Fighting the Good Fight

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Can the ed tech community convince policymakers that states and districtsdesperately need dedicated technology funding to ensure no child is left behind?

According to Title II D: EnhancingEducation Through Technology(EETT) of the No Child Left BehindAct (NCLB), the states must show how technologywill be integrated throughout all oftheir curriculum and instruction by Dec. 31, 2006. But the definition of “technology integration”has evolved significantly as itsimportance has increased. The term initiallymeant using technology in the classroominstead of only in a computer lab.

However, now the NCLB authors, aswell as various leaders in technology andeducation, recognize that the integration ofeducational technology should be basedupon the needs of students and communitiesand embedded in educational goals.

In the print and online editions of thismonth’s T.H.E. Journal, you can read abouthow states and districts around the nationhave implemented programs to help closethe achievement gap, ensure highly qualifiedteachers for all students, and facilitatethe use of data for schools to meet adequateyearly progress (AYP) requirements. Whatis striking about the examples in these articlesis that they describe and documentpowerful improvements in education andstudent learning with technology as a keyintegrated element.

Dedicated Technology Funding

There is growing evidence that, increasingly,technology is becoming an integral componentof all education. Look no further thanthe State Educational Technology DirectorsAssociation’s (SETDA) 2005 NationalTrends Report (Metiri Group, 2005,www.setda.org/resources/NationalTrendsReport2005FINAL1.pdf) that covers theprogress of the EETT program,which cites atremendous number of states (78 percent)using technology for assessment, outreachto parents, and data-driven decision making.The report also shows that statesand districts are targeting specific corecontent areas for educational technologyspending. For instance, in alignment withthe EETT priorities, 74 percent of states arefocused on reading or writing, and 38percent are focused on mathematics.

In business, providing technologyfunding is not even a question—companiesunderstand the critical need for technologyas a productivity, communication,and research tool. However, that is notalways the case at all levels of education.The field of educational technology hasreceived dedicated funding from thefederal government, most recently throughthe EETT program which represents theprimary source of funding for educationaltechnology in many schools. Currently, 12states do not receive any state-level fundingfor educational technology, while 81percent of US districts receive EETT funds.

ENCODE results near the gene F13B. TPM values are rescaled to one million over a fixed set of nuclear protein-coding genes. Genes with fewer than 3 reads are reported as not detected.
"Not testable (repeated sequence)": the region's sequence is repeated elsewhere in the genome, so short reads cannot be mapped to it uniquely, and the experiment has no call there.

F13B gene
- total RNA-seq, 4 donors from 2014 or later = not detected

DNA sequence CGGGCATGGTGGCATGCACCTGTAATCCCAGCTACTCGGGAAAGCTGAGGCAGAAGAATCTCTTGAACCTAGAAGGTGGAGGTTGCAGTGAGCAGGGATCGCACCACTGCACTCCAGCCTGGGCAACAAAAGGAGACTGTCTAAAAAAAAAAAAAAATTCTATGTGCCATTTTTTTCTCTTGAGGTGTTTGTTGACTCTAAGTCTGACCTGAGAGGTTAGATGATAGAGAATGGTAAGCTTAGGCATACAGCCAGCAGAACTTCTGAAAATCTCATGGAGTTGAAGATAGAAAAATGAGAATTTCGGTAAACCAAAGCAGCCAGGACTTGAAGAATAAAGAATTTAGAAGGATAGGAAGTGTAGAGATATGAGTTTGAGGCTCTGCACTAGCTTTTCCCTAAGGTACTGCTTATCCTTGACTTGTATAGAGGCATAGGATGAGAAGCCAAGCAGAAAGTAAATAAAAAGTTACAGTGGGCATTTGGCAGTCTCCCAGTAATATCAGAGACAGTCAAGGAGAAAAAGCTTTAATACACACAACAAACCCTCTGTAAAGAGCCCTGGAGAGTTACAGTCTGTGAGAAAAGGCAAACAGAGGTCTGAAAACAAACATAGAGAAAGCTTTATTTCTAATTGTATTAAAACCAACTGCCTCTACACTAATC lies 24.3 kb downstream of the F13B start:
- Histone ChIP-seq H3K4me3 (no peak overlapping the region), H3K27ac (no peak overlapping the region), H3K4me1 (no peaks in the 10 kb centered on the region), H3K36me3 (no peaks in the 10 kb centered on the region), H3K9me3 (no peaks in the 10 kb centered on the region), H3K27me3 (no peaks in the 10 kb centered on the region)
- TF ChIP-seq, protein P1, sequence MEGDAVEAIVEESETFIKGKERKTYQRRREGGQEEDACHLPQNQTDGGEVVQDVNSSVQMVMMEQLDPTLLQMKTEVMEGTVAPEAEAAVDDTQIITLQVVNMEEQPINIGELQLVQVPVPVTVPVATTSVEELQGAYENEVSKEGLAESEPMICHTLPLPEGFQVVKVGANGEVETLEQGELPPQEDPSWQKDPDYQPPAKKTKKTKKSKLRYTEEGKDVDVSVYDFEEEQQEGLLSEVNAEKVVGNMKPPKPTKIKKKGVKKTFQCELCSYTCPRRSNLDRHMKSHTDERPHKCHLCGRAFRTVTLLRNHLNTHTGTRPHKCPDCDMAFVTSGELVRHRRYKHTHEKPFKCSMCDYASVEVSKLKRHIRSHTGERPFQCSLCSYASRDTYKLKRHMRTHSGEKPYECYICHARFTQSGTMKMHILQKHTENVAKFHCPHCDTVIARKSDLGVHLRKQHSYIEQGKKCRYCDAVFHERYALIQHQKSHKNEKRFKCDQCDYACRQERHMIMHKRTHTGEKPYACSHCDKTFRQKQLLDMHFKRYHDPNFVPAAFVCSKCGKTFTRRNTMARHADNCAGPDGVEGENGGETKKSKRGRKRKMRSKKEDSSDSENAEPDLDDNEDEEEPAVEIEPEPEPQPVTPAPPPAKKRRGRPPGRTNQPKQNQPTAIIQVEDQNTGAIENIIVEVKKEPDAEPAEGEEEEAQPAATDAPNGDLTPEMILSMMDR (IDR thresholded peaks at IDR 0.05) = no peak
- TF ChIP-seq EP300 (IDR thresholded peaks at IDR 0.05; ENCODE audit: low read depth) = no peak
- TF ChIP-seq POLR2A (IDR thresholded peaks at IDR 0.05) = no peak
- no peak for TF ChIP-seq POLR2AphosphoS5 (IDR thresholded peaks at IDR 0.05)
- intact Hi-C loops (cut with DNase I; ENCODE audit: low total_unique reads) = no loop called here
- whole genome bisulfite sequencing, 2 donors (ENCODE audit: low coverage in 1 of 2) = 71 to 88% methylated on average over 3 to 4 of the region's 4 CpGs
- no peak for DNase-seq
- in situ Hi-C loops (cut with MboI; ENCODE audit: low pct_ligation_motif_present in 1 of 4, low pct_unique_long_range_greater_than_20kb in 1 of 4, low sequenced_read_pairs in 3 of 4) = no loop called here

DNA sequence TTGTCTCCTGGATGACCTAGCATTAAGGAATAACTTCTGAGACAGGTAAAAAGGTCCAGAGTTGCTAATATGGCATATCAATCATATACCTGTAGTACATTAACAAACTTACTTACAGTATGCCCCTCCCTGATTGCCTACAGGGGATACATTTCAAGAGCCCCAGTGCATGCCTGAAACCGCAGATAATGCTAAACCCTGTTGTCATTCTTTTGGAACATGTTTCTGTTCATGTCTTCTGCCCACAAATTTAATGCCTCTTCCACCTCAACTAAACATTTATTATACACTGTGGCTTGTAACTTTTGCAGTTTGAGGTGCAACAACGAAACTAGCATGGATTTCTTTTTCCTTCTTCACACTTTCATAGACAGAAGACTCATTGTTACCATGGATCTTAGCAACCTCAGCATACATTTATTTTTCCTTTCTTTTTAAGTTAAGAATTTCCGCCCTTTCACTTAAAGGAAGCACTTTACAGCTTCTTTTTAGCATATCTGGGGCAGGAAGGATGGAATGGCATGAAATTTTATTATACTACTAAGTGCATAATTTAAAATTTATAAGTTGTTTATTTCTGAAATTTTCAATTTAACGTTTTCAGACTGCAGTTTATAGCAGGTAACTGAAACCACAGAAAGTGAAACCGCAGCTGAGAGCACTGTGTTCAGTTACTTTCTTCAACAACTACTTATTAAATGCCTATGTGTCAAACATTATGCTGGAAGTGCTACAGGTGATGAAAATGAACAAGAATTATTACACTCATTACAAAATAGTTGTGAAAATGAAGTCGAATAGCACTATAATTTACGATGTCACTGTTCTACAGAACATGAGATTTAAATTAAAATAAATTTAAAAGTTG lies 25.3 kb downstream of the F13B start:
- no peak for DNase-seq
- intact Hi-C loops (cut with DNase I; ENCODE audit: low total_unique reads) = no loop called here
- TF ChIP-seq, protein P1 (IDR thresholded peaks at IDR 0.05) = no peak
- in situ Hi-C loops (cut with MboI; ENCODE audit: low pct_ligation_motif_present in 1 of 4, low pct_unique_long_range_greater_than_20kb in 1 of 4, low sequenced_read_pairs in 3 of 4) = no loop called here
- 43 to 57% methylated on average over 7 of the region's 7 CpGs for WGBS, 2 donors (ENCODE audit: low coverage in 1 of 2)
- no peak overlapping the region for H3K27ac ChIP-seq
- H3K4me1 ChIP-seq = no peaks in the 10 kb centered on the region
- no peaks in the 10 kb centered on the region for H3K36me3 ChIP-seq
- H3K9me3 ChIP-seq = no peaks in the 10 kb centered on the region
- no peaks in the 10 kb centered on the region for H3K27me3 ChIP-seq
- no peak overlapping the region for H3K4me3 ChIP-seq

A rude awakening. In February, wereceived a true eye-opener when the Bushadministration proposed eliminating allEETT funding. Since then, educators fromstates, districts, and schools have worked toengage policymakers in restoring this criticalsource of funding. At the same time, many ofus also had to accept that we have notprovided enough information or data on theimpact that educational technology has inschools beyond the actual physical placementof computers and access into classrooms.The situation has provided us with anopportunity to home in on the impact ofeducational technology on increasedstudent learning. In some ways, the cut toEETT funds is exactly the push we needed.

A Community Challenge

In the last few months, SETDA and itsmembers have taken a leadership role inhelping legislators, corporations, and alleducation stakeholders more effectivelyunderstand and communicate technology’svital role in closing the achievement gap,developing highly qualified teachers, andusing data effectively for accountability.

We talk about data-driven decision-makingin education, but we must do abetter job of using our own data to showdecision-makers the important outcomesof fully using educational technologythroughout education. With this in mind, Ichallenge each of you to do the following:

  • Read the articles in both the print andWeb versions of the July issue to learnabout how states are working withdistricts to improve student learning.
  • Consider your own programs and thedata that you have. Share this informationwith those outside of the educationaltechnology community, especiallyschool board members and legislators.
  • Force yourself to answer the questionabout how educational technologyimpacts education and NCLB.

Finally, as a community, we must beforward-looking to ensure sustained educationaltechnology funding at the district,state, and federal levels of government. Inbusiness, this is commonly a percentage ofoperational costs or a ratio based on numberof employees; to date, this has not been thecase for education. The business way maynot be the precise way for education toapportion sustained funding for technology,but it is a place to start the discussion.

The educational technology community’sfight for EETT funding is only thebeginning. We need to demonstrate thateducational technology is indispensable toother federal programs, state budgetingprocesses, as well as to district and schoolplanning. As we share the data and resultswith all education stakeholders, the proofmust begin with you.

Mary Ann Wolf is SETDA’s director of leadership,planning, and policy. Sara Hall isSETDA’s director of strategic relations. Formore information on SETDA, log on towww.SETDA.org.

This article originally appeared in the 07/01/2005 issue of THE Journal.

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